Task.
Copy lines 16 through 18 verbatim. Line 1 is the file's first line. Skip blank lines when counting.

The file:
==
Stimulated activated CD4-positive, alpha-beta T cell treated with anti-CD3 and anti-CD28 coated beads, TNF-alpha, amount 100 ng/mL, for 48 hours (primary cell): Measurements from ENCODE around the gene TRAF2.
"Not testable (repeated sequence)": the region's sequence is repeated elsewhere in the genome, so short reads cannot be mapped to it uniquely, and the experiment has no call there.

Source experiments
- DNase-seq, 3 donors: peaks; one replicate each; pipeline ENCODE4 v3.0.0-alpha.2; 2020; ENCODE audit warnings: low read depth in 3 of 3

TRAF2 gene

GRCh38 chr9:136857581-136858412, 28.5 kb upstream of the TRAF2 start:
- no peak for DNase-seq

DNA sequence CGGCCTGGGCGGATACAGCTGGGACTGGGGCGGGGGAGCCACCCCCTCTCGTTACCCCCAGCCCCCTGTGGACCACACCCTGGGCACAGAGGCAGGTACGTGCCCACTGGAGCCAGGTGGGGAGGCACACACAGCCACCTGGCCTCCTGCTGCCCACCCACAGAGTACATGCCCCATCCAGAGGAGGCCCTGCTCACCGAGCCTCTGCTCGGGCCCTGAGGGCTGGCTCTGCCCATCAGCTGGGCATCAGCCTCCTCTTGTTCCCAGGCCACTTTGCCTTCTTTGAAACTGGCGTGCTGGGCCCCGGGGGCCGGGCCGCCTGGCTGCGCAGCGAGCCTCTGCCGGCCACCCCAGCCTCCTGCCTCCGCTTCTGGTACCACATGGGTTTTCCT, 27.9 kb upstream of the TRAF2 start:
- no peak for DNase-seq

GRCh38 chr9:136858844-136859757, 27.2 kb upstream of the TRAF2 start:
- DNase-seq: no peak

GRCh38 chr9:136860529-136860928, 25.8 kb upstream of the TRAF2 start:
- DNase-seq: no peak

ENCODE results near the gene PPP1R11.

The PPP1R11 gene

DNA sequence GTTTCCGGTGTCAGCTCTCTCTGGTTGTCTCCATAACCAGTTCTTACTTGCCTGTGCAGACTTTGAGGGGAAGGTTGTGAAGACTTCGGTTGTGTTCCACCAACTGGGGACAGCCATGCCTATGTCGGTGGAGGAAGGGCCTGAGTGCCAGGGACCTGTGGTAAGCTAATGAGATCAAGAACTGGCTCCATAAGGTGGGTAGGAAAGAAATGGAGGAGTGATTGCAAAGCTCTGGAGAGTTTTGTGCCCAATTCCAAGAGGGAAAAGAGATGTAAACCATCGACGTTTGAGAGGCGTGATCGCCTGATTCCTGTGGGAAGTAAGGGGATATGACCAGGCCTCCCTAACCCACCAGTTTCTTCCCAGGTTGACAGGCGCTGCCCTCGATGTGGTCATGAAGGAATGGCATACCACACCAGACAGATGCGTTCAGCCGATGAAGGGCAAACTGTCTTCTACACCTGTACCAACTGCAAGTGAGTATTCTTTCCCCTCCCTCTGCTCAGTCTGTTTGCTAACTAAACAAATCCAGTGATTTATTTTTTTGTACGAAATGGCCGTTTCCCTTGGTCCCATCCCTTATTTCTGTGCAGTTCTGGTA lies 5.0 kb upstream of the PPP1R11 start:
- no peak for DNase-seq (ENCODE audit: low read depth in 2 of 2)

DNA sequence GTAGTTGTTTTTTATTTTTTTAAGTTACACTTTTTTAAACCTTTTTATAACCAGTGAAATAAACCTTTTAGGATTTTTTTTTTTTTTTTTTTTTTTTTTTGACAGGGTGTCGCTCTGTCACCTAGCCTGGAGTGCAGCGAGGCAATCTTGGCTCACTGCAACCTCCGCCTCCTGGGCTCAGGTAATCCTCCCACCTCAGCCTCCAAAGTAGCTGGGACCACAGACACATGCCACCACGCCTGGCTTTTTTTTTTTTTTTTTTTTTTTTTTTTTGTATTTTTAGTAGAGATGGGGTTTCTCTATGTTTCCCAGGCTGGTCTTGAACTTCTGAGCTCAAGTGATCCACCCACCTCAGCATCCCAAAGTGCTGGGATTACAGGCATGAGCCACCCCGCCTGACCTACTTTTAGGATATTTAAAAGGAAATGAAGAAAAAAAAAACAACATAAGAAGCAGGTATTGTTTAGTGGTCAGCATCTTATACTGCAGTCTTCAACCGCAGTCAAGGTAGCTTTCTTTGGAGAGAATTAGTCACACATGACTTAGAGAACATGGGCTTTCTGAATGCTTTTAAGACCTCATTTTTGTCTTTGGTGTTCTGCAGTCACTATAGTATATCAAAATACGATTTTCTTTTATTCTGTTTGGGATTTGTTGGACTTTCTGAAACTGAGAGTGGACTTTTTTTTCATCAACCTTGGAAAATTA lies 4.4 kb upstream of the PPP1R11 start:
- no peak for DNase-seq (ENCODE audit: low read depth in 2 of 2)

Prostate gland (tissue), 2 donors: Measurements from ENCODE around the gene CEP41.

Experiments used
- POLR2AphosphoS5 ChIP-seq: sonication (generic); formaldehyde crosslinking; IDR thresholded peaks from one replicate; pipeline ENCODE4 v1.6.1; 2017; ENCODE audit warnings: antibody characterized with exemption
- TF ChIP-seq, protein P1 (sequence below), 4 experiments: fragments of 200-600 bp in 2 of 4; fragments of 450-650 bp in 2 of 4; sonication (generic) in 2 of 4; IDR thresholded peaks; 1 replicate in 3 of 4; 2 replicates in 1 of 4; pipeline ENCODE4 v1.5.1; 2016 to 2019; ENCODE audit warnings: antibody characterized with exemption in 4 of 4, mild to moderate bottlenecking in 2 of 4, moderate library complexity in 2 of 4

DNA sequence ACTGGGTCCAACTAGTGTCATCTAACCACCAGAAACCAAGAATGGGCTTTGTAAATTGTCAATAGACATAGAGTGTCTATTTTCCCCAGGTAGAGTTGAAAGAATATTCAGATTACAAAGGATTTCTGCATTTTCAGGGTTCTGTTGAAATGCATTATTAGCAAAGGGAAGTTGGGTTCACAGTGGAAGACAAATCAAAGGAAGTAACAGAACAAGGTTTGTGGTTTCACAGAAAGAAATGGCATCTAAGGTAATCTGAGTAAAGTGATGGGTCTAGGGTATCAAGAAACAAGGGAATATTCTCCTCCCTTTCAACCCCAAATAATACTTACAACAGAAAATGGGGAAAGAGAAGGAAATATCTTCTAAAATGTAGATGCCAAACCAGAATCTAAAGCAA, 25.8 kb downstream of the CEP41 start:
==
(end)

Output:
DNA sequence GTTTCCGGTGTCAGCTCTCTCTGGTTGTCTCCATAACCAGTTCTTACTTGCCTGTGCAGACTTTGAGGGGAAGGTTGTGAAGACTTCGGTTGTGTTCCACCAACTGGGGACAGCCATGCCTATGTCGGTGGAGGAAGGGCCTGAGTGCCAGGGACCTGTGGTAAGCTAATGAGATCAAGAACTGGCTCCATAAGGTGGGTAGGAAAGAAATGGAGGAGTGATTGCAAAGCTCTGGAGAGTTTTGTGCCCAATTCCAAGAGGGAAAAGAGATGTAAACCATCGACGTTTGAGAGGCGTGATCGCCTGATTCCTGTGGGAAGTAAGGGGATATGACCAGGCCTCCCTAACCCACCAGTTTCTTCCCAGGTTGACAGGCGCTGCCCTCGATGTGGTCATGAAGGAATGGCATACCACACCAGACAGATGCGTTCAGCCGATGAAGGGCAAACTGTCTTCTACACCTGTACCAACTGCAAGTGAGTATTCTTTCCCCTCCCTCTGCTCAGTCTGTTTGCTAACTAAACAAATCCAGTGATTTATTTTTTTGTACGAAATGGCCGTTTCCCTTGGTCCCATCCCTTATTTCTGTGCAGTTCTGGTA lies 5.0 kb upstream of the PPP1R11 start:
- no peak for DNase-seq (ENCODE audit: low read depth in 2 of 2)

DNA sequence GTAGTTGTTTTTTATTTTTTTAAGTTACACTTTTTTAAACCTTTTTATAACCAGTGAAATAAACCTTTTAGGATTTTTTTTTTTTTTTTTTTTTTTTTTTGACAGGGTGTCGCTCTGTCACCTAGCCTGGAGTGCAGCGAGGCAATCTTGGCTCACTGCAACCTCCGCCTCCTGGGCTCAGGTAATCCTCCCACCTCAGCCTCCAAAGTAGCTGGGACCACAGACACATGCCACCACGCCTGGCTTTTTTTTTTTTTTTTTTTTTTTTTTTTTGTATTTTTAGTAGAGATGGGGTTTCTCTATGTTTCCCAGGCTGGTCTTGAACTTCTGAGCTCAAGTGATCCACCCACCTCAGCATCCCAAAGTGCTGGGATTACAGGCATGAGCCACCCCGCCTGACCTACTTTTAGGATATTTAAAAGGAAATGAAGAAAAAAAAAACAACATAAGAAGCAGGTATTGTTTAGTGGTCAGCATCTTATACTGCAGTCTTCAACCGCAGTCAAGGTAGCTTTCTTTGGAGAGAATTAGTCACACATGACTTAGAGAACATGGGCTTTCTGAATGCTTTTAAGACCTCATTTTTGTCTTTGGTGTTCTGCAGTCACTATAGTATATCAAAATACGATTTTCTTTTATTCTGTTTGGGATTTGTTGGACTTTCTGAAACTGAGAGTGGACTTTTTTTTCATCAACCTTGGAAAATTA lies 4.4 kb upstream of the PPP1R11 start: